Equestrian enthusiasts often wonder: can horses eat grapes? Grapes are a tasty and nutritious treat for people, but are they safe and healthy snack for horses too? This article will fully examine whether horses can eat grapes, the potential benefits and risks, recommended grape portion sizes, and tips for safely introducing grapes into your horse's diet.
Can Horses Eat Grapes? The Short Answer
The short answer is yes, horses can eat grapes, but only in strict moderation. Both seeded and seedless grape varieties should be fed sparingly as infrequent treats. No more than 2-3 grapes should be fed at a time, no more than once per week. Overfeeding grapes poses health risks for horses.
Potential Benefits of Feeding Grapes to Horses
Grapes offer some potential nutritional benefits when fed to horses in strict moderation. Benefits include:
- Antioxidants - Grapes contain antioxidants that support horse immune systems and overall health. These include resveratrol, vitamin E, beta-carotene and vitamin C among others.
- Vitamins & minerals - Grapes provide vitamins and minerals horses need like vitamin K, copper and potassium. This supports bone, muscle, heart and digestive health.
- Low calorie - A one grape serving is low calorie, so poses minimal weight gain risk. Grapes are about 90% water.
- Taste & palatability - Most horses enjoy the sweet taste of ripe grapes as an occasional treat. This may encourage picky eaters.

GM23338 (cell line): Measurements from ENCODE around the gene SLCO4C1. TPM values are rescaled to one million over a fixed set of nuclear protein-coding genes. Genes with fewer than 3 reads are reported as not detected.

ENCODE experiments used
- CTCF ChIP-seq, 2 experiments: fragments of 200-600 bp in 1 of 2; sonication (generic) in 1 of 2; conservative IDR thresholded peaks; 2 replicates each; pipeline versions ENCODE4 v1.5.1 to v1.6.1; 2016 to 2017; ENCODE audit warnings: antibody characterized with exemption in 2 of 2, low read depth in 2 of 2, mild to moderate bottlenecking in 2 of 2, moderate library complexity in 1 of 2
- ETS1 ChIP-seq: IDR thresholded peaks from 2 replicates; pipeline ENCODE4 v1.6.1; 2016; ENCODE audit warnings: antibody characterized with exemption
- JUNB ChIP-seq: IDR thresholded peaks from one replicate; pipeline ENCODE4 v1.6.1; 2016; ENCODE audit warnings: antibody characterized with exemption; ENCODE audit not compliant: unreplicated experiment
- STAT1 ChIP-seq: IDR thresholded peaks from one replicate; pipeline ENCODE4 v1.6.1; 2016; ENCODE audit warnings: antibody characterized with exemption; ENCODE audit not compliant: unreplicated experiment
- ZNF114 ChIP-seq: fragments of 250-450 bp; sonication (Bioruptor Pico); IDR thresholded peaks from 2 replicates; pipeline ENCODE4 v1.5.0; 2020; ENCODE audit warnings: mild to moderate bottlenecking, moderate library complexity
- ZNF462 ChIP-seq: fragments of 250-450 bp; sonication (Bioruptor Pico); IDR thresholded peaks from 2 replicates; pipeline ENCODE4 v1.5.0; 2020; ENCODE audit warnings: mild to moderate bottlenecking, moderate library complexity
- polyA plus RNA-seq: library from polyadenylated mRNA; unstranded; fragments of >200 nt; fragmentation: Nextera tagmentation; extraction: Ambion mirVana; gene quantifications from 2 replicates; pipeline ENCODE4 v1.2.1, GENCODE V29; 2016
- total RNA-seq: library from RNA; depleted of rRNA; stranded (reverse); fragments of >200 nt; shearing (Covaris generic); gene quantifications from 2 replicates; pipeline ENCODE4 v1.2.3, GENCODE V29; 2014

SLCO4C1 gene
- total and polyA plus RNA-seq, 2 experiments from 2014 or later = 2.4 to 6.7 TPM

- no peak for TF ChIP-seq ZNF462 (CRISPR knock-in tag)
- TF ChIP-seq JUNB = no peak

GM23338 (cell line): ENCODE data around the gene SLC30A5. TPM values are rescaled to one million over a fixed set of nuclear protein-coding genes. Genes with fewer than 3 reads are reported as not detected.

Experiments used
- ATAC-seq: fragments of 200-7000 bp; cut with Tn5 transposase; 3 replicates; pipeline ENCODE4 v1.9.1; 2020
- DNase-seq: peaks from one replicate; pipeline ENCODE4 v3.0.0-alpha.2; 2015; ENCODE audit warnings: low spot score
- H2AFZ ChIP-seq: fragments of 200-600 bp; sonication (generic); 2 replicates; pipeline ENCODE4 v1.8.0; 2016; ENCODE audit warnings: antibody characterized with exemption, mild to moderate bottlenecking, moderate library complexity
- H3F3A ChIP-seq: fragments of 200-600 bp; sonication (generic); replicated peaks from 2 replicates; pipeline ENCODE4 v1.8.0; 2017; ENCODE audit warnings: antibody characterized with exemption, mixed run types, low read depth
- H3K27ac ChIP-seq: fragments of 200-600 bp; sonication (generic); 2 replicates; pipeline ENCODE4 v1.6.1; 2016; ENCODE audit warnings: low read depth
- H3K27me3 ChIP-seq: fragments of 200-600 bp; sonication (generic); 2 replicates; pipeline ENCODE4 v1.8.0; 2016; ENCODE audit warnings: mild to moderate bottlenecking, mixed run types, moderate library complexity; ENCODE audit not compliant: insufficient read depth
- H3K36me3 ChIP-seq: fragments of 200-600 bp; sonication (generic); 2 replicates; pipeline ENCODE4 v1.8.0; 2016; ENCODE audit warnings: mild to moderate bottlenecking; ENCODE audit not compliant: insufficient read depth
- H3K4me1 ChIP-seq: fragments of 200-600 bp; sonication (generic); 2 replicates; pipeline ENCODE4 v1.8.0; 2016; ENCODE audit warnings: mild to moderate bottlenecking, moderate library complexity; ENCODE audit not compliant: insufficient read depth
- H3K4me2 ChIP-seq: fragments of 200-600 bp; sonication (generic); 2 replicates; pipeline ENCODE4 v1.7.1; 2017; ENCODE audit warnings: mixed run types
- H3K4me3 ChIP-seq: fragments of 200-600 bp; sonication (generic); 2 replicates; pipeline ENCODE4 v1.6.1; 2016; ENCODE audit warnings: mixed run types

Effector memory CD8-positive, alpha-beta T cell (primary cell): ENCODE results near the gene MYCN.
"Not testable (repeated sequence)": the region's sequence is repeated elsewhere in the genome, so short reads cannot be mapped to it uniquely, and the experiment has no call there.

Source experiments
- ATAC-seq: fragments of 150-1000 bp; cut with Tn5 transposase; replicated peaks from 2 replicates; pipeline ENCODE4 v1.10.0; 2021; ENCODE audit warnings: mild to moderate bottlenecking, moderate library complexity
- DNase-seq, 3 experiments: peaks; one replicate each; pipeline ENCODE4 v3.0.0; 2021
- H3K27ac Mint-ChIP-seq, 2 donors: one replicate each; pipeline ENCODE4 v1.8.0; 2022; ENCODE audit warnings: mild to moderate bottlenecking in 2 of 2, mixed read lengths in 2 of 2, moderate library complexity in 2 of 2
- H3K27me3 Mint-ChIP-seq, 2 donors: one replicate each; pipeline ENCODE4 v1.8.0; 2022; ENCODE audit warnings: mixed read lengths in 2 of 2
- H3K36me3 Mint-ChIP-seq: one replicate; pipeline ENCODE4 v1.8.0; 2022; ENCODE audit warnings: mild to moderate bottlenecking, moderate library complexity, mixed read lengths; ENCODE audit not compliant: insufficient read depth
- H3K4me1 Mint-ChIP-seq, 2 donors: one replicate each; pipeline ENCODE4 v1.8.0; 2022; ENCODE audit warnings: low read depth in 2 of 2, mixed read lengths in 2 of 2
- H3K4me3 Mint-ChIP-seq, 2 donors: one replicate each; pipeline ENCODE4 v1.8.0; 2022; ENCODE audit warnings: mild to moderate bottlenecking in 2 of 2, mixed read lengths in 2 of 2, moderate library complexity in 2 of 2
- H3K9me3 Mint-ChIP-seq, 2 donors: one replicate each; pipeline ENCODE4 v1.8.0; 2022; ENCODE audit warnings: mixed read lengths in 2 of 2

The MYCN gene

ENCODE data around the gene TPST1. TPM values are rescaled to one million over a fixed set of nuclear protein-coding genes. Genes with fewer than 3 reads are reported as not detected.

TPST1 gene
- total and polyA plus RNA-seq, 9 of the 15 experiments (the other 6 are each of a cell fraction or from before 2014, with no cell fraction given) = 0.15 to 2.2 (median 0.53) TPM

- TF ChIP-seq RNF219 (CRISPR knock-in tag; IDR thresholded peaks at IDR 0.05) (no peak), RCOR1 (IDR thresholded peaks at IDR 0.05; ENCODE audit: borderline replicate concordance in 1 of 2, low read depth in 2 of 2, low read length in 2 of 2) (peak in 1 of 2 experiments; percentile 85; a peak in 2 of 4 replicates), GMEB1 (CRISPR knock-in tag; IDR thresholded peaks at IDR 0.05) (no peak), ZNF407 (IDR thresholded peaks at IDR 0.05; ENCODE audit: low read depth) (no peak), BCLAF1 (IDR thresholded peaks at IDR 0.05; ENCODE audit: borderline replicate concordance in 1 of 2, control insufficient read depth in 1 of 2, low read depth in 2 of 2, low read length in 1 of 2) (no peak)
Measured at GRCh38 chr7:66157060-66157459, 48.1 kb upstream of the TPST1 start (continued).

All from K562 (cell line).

As with any treat, moderation is key so these nutritional benefits can be gained safely.
Risks & Side Effects: Can Too Many Grapes Make a Horse Sick?
While grape's nutrients can benefit horses in moderation, overfeeding grapes can make horses sick. Main risks include:
- Choking hazard - Whole grapes pose a major choking risk. Feeding too many whole grapes increases chances horses will choke. Always slice grapes before feeding.
- Colic & diarrhea - Too much grape sugary juice and skin can cause digestive upset like colic or diarrhea in horses.
- Toxicity & kidney failure - Grapes contain acidic oxalates. In excessive amounts, these can be toxic and cause kidney damage.
- Obesity & laminitis - Too many sugary, high calorie grapes contribute to obesity, insulin resistance and laminitis risk over time.
Grape vines and leaves also pose toxicity risk if horses access plants in pasture. Toxic compounds like tannins in leaves, stems and unripe grapes can cause kidney failure, neurological signs like tremors, or even death. Never give grape vines/leaves as feed.
Overall the consensus is horses should not eat too many grapes due to toxicity concerns. But a few sliced grapes now and then as a treat is considered safe by most veterinarians.
Also read: What is a Gaited Horse?
What is the Recommended Serving Size of Grapes for Horses?
If choosing to feed grapes, what amount is safe? Here are suggested grape serving guidelines for horses:
- Serving size: No more than 2-3 seedless grapes, once weekly. This roughly equals a 1/8 cup measured serving.
- Slice grapes before feeding, never feed whole grapes to reduce choking risk. Slice in half or quarters.